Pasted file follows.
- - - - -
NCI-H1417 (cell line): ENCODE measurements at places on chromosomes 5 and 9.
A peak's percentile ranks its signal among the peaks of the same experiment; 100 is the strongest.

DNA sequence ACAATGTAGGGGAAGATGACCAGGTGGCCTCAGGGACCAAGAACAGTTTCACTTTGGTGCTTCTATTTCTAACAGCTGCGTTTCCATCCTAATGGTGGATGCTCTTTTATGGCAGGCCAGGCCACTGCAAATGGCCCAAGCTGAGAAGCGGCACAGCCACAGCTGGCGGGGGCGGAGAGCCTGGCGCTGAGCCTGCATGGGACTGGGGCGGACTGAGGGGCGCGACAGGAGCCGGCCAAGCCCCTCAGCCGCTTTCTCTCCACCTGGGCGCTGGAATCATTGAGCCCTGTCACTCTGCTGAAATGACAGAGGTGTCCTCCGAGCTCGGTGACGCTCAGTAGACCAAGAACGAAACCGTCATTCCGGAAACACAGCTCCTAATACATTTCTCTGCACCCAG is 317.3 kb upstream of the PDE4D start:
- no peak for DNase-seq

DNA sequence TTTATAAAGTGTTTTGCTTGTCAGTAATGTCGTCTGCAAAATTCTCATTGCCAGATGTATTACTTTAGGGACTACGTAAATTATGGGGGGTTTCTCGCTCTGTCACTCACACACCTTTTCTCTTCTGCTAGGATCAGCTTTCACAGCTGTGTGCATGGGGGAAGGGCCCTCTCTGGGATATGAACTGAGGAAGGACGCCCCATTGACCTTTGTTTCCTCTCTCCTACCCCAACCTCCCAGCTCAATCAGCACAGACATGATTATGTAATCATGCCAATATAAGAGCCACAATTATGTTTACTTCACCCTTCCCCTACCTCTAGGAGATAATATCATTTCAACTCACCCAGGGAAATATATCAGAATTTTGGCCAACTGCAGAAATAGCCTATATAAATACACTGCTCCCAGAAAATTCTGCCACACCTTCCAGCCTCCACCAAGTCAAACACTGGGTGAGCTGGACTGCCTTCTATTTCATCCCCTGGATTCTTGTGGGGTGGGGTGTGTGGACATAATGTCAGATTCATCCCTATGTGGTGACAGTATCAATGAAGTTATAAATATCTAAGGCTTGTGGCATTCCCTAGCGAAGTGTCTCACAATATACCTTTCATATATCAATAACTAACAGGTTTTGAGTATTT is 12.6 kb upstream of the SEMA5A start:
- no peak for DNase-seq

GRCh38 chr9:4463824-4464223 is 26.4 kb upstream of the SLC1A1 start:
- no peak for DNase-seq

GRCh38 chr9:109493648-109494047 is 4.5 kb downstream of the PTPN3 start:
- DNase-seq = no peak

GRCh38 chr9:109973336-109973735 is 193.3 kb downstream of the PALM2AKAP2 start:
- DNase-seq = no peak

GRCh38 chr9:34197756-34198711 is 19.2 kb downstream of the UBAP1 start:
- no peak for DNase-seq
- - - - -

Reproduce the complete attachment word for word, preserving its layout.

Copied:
NCI-H1417 (cell line): ENCODE measurements at places on chromosomes 5 and 9.
A peak's percentile ranks its signal among the peaks of the same experiment; 100 is the strongest.

DNA sequence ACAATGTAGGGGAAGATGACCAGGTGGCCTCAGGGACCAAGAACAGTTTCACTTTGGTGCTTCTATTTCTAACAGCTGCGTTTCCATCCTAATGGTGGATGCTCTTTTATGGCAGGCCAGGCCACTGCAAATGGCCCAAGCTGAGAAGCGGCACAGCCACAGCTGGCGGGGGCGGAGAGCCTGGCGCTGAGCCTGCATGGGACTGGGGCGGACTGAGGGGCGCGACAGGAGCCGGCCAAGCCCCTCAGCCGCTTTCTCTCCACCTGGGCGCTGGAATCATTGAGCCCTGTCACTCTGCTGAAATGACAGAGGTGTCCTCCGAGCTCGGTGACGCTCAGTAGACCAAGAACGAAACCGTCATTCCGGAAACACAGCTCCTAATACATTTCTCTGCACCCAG is 317.3 kb upstream of the PDE4D start:
- no peak for DNase-seq

DNA sequence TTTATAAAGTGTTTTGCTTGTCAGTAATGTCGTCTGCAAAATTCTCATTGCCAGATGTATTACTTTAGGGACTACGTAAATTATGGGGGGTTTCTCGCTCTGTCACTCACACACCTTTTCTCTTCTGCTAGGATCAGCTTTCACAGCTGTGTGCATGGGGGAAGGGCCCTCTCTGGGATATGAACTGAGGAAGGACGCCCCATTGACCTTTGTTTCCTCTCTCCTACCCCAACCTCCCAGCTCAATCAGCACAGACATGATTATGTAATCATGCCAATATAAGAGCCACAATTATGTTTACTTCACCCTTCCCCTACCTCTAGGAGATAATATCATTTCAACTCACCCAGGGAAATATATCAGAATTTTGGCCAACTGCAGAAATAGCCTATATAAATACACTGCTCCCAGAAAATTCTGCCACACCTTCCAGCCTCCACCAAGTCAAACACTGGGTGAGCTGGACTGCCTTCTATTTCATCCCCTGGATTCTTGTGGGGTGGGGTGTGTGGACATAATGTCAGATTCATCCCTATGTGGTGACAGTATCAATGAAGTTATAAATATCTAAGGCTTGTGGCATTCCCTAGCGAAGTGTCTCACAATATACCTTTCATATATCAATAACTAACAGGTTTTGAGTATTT is 12.6 kb upstream of the SEMA5A start:
- no peak for DNase-seq

GRCh38 chr9:4463824-4464223 is 26.4 kb upstream of the SLC1A1 start:
- no peak for DNase-seq

GRCh38 chr9:109493648-109494047 is 4.5 kb downstream of the PTPN3 start:
- DNase-seq = no peak

GRCh38 chr9:109973336-109973735 is 193.3 kb downstream of the PALM2AKAP2 start:
- DNase-seq = no peak

GRCh38 chr9:34197756-34198711 is 19.2 kb downstream of the UBAP1 start:
- no peak for DNase-seq